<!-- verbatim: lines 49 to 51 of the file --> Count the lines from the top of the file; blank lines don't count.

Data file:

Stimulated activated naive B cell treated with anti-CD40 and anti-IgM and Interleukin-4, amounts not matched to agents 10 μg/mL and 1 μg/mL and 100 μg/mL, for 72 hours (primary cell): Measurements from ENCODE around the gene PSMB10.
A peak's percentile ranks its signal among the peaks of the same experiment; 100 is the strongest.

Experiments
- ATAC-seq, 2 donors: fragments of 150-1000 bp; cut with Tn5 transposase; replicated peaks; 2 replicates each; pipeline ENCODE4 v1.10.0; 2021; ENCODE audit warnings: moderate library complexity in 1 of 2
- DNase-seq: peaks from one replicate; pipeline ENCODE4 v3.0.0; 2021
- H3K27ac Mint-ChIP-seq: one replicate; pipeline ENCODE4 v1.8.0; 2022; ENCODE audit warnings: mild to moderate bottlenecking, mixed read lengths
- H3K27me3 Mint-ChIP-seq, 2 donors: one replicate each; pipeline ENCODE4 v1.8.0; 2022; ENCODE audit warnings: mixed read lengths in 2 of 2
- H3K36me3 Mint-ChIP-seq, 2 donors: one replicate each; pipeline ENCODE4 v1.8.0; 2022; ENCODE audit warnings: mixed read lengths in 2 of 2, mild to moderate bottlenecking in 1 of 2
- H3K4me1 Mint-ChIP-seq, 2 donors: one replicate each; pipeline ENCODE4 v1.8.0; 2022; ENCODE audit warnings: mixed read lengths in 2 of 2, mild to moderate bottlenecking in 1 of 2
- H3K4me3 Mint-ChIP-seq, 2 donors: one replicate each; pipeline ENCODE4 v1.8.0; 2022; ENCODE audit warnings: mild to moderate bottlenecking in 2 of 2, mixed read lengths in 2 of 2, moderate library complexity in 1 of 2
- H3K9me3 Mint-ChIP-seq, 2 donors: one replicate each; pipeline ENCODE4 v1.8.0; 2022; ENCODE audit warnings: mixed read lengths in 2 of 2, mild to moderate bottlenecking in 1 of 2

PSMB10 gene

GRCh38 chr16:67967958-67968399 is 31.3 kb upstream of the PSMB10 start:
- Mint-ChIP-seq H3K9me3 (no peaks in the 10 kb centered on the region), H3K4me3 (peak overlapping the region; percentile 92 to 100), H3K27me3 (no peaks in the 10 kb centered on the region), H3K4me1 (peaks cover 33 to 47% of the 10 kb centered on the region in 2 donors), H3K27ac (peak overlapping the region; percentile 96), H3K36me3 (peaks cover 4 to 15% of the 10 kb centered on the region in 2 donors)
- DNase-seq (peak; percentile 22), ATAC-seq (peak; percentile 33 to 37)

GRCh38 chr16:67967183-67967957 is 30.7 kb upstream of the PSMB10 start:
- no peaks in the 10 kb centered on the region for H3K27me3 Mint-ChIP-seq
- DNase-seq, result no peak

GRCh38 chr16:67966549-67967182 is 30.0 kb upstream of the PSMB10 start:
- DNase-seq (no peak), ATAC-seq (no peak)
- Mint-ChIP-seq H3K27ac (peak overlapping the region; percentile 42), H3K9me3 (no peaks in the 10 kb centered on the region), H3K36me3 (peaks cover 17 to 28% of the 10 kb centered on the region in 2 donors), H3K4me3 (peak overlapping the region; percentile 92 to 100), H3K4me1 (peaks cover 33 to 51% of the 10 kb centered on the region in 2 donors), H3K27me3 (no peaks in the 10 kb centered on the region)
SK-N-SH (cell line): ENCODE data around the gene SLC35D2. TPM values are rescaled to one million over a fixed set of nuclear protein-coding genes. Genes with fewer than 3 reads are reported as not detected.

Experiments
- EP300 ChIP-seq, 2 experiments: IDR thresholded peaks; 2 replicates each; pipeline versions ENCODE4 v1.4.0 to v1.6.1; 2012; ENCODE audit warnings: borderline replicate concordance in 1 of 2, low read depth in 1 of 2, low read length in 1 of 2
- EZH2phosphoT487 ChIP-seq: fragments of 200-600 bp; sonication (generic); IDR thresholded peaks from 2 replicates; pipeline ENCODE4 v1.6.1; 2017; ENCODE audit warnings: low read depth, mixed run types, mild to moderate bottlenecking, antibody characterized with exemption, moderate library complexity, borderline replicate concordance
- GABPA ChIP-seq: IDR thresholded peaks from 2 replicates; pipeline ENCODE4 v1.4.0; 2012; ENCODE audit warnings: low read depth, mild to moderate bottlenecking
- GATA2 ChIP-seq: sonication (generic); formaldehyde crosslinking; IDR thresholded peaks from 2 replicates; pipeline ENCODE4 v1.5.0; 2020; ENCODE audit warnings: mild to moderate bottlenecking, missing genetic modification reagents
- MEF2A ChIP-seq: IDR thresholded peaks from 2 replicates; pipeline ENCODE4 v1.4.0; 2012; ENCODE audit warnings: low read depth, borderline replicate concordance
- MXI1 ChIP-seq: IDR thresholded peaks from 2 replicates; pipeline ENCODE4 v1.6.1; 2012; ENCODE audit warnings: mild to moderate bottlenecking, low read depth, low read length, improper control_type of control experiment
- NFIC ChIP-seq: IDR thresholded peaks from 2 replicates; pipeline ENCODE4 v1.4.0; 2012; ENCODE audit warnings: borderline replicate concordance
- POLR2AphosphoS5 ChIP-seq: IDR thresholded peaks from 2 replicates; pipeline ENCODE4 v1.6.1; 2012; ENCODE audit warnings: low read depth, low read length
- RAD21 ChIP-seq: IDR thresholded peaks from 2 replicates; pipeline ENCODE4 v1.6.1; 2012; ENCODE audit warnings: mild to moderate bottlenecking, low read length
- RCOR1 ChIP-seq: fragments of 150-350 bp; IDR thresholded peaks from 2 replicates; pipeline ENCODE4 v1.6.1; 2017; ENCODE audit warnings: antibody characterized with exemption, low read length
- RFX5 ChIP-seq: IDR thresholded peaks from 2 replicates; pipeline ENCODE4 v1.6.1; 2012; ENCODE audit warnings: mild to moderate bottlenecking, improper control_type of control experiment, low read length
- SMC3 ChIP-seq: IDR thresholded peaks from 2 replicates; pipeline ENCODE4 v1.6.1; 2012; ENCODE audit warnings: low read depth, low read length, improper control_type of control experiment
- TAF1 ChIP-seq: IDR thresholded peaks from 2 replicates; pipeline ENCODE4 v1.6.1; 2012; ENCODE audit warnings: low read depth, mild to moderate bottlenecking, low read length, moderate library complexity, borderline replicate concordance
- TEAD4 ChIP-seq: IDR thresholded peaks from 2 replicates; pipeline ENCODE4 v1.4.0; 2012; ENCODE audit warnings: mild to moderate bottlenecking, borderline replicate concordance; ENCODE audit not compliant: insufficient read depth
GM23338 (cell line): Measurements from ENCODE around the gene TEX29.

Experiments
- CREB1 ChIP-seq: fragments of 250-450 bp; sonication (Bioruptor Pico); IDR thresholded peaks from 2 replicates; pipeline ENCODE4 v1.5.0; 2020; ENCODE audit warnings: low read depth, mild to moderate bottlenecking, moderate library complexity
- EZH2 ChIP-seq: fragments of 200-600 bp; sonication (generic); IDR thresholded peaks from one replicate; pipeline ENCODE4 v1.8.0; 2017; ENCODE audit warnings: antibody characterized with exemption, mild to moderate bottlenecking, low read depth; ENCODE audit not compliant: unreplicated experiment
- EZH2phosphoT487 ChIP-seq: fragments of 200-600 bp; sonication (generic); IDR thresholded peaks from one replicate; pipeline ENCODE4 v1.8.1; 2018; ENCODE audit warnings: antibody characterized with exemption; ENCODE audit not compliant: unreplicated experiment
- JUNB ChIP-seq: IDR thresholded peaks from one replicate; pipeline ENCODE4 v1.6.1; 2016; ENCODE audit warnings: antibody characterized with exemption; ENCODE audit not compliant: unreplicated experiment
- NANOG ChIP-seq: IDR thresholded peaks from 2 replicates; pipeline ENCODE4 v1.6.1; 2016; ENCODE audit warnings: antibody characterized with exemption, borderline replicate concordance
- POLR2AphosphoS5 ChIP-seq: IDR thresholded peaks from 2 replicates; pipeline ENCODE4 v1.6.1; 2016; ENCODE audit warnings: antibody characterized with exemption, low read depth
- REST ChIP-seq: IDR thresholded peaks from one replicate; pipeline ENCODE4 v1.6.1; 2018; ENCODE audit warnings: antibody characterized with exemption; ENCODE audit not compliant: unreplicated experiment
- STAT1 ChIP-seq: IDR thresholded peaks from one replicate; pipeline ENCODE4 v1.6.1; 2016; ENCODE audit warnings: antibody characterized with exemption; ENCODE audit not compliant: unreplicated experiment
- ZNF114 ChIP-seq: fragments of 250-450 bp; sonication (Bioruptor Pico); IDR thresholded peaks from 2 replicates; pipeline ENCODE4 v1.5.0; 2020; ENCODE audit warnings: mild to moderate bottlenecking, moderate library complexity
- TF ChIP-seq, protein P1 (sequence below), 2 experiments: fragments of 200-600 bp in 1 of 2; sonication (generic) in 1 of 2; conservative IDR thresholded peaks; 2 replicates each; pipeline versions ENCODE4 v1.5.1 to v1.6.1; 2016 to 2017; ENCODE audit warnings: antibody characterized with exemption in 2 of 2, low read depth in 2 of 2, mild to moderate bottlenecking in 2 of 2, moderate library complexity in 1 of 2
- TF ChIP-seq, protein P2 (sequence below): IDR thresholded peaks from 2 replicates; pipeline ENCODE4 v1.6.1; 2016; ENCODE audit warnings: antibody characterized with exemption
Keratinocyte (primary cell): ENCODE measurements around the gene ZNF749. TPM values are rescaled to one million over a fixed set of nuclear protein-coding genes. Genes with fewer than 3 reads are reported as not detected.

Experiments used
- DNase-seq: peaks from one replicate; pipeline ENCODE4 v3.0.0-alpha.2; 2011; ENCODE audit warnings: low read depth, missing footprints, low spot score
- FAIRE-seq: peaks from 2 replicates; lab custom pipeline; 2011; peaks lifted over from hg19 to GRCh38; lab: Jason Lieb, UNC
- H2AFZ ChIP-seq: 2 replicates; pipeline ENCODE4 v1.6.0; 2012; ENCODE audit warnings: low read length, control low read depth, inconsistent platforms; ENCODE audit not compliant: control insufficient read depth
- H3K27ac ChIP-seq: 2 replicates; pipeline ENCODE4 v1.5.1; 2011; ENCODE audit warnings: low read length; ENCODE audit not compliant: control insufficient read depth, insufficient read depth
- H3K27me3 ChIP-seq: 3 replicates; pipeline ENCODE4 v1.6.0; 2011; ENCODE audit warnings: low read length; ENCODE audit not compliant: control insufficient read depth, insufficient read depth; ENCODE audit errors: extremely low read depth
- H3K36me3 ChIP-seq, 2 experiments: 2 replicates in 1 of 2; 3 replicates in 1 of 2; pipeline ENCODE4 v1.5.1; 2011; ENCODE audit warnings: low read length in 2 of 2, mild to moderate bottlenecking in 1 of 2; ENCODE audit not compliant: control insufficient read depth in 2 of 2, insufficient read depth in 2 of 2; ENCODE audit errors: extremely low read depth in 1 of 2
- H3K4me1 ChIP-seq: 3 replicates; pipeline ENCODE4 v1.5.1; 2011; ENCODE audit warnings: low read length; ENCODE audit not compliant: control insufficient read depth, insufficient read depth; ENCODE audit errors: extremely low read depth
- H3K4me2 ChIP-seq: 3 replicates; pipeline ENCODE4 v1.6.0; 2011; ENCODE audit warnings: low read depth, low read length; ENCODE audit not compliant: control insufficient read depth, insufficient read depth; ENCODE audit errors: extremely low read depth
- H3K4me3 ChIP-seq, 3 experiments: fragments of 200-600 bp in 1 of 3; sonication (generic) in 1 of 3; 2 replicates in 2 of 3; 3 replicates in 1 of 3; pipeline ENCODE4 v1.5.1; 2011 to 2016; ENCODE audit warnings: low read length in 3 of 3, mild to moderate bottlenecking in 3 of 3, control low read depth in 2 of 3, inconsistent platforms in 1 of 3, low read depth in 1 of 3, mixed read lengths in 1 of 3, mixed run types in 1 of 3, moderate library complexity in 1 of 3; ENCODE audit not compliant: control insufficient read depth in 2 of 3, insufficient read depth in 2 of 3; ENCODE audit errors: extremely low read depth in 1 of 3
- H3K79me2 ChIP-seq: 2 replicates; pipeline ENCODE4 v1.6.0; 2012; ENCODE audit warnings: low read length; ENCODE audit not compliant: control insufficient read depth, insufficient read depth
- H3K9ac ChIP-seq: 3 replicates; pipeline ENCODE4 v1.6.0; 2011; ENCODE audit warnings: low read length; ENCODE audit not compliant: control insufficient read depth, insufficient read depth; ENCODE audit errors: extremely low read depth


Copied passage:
- TF ChIP-seq, protein P1 (sequence below), 2 experiments: fragments of 200-600 bp in 1 of 2; sonication (generic) in 1 of 2; conservative IDR thresholded peaks; 2 replicates each; pipeline versions ENCODE4 v1.5.1 to v1.6.1; 2016 to 2017; ENCODE audit warnings: antibody characterized with exemption in 2 of 2, low read depth in 2 of 2, mild to moderate bottlenecking in 2 of 2, moderate library complexity in 1 of 2
- TF ChIP-seq, protein P2 (sequence below): IDR thresholded peaks from 2 replicates; pipeline ENCODE4 v1.6.1; 2016; ENCODE audit warnings: antibody characterized with exemption
Keratinocyte (primary cell): ENCODE measurements around the gene ZNF749. TPM values are rescaled to one million over a fixed set of nuclear protein-coding genes. Genes with fewer than 3 reads are reported as not detected.